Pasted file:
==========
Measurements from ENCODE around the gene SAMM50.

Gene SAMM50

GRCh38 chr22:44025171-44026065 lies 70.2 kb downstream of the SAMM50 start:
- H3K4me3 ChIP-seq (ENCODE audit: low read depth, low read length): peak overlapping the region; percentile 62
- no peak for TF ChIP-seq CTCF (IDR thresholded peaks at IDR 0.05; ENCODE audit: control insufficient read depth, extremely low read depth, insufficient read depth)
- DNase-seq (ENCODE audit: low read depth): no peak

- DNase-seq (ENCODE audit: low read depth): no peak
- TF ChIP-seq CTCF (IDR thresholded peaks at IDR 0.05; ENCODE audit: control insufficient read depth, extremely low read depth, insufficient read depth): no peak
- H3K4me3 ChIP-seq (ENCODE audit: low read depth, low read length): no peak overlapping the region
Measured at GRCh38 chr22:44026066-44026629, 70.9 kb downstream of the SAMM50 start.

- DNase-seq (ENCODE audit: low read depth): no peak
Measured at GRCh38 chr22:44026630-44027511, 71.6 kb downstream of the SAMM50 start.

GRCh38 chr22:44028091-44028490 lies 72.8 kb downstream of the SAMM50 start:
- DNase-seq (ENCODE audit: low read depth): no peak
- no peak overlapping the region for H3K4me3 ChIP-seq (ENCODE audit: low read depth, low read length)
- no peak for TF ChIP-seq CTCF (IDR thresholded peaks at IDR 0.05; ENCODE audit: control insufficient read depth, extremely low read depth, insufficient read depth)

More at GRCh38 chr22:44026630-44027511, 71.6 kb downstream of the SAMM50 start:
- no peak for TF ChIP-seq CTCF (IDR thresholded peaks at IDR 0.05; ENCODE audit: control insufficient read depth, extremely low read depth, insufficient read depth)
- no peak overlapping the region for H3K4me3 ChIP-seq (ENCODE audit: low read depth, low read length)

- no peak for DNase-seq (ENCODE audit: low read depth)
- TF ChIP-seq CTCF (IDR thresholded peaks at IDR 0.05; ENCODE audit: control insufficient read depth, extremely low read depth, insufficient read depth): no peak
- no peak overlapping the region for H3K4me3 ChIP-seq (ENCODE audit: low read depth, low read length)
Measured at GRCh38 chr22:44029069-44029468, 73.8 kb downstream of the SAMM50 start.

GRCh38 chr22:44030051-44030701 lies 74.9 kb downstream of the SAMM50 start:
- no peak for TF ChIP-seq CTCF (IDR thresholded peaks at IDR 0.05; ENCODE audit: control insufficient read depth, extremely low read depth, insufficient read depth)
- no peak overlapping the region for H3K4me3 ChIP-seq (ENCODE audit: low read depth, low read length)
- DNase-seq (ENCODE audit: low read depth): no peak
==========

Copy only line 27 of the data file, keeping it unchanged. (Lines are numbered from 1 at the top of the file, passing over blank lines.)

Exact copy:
- DNase-seq (ENCODE audit: low read depth): no peak